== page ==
U.T. Extension news: tips for multi-cookers

By CAROL BRANDON

U.T. Extension agent

Have you jumped on the electric multi-cooker craze? These appliances are used for slow-cooking, searing, sautéing, simmering, steaming and much more. Probably the most talked-about use for electric multi-cookers is the pressure-cooking feature.

What are the benefits of multi-cookers?

Combines multiple appliances into one, which saves space and money

Easy to use-simply push a pre-programmed button, lock the lid and it goes to work.

Saves time by either cooking the food rapidly or letting it cook slowly-depending on your need.

Requires fewer cooking utensils by browning or sauté, then cook in the same pot.

Maximizes flavor because of the enclosed environment.

Keeps kitchen cooler because the heat says enclosed.

Minimizes odors because of the enclosed environment.

Is quieter than a stove top pressure cooker.

          What are the safety features on multi-cookers?

Depending on the brand and model, there may be several different safety features.

Steam release valve and cover: This regulates the internal pressure. The cover disperses the steam to prevent burns.

Floating valve: This valve helps to seal in steam and controls the amount of pressure inside the cooker by allowing excess pressure to be released.

Safety pressure valve: In some models, this valve allows excess pressure to escape from the cooker when pressure cooking. It works independently from the floating valve.

Self-locking lids: A pin will lock the lid automatically when the lid is properly aligned and closed and when the cooker is pressurized.

Safety Tips:

Use the warm function to keep food hot if you do not plan to eat the food as soon as it is done cooking.

Make sure meat is thawed before adding it the multi-cooker.

Avoid the delay cooking function. Leaving food in the danger zone (40 to 140 F) promotes growth of bacteria.

Avoid overfilling the pot. Always stay below the maximum fill line.

Make sure there is no food or other debris blocking the steam release valve and floating valve that will prevent the cooker from coming to pressure.

When looking online for electric pressure-cooking information, a variety of          cooking times are listed for foods such as meat, poultry, and fish. The cooking time needed varies with the size and model of the multi-cooker, size/cut of meat, amount of liquid, pressure release used, and other factors. However, the most important step is often left out– use of a food thermometer to ensure food has   reached a safe minimum internal temperature.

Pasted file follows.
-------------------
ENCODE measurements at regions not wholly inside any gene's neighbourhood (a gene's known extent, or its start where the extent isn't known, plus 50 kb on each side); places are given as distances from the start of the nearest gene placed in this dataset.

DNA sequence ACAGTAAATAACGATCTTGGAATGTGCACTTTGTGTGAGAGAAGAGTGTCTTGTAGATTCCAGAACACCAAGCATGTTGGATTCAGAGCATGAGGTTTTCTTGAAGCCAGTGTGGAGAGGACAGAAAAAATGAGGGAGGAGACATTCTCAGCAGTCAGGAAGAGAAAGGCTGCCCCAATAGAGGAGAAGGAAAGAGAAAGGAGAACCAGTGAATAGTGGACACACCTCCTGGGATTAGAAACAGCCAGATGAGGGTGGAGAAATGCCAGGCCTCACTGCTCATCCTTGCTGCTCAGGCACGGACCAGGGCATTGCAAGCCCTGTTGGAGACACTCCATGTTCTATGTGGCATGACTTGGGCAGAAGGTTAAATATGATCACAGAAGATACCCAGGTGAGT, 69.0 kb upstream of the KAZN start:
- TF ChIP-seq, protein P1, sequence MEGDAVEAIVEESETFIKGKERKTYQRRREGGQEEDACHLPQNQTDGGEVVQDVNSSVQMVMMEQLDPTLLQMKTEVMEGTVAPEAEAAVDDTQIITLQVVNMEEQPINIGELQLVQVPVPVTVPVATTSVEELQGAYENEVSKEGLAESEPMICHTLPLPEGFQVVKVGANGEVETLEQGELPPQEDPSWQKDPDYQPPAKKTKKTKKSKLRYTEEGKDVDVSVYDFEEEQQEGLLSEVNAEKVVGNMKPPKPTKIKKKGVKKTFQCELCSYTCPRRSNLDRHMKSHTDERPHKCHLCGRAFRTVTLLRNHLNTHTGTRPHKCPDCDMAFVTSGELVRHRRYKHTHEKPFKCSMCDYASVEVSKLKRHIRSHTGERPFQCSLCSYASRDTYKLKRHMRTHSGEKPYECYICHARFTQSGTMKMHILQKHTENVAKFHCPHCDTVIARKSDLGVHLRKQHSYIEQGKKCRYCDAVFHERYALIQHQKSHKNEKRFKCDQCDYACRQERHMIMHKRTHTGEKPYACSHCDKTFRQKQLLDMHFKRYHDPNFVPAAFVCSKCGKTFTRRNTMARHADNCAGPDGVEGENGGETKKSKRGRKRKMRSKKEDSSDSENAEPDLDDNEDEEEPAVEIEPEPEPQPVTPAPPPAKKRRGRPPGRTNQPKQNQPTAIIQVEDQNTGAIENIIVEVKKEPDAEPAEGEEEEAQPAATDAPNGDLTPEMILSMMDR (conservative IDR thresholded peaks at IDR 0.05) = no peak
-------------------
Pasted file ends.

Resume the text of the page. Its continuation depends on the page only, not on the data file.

Using a food thermometer is the only reliable way to ensure safety of meat, poultry, and egg products. Place the food thermometer in the thickest part of the food, making sure not to touch bone, fat or gristle. According to USDA, food should be cooked to the following minimum internal temperatures as shown in the chart below. For personal preference, you may choose to cook food to higher temperatures.

If food has not reached the proper temperature after pressure cooking, it is important to continue the cooking process. Whether it is going back to pressure cooking, using the sauté feature on your multi-cooker or switching to using the stovetop or oven, make sure a safe temperature is reached.

 

Safe Cooking Temperatures

Product Minimum Internal Temperature & Rest Time
Beef, Pork, Veal & Lamb
Steaks, chops, roasts
145 °F (62.8 °C) and allow to rest for at least 3 minutes
Ground Meats 160 °F (71.1 °C)
Ground Poultry 165 °F
Ham, fresh or smoked (uncooked) 145 °F (62.8 °C) and allow to rest for at least 3 minutes
Fully Cooked Ham
(to reheat)
Reheat cooked hams packaged in USDA-inspected plants to 140 °F (60 °C) and all others to 165 °F (73.9 °C).
 All Poultry (breasts, whole bird, legs, thighs, wings, ground poultry, giblets, and stuffing) 165 °F (73.9 °C)
Eggs 160 °F (71.1 °C)
Fish & Shellfish 145 °F (62.8 °C)
Leftovers 165 °F (73.9 °C)
Casseroles 165 °F (73.9 °C)

 

When using a multi-cooker or any other cooking method, follow these important food safety tips to keep your family safe from a foodborne illness:

Wash your hands with soap and warm water for 20 seconds before cooking and after handling raw meat or poultry.

Make sure your appliances, utensils and work area are clean.

Keep perishable foods refrigerated until it is time to cook them. Be cautious using a “delayed” cook feature on slow cookers or electric multi-cookers. Bacteria multiply rapidly when food is left at room temperature.

Place leftovers in shallow containers and refrigerate or freeze immediately. Discard food that has been sitting out longer than two hours.

 

Super Quick Multi-Cooker Brown Rice Pilaf

 

Yield: 8 servings

Ingredients:

2 cups uncooked brown rice

2 ½ cups low-sodium chicken broth

2 Tablespoons minced onion

2 teaspoons dried parsley

1 teaspoon garlic powder

Salt and pepper to taste

 

Directions:

Wash hands with soap and water. Add brown rice, chicken broth and minced onion to multi-cooker. Set device to 22 minutes of pressure cooking time.

When time is up, open the multi-cooker after a 10-minute natural pressure release. Add spices; salt and pepper to taste.

Stir to combine and serve.

 

Nutrition Information:

Serving Size (1/2 cup); Calories 123; Total Fat 0.8g; Sodium 174mg; Total Carbohydrates 24g; Fiber 2g

 

For additional information about how UT-TSU Extension Claiborne County can help you, stop by the office, call 423-626-3742 or visit the website at claiborne.tennessee.edu.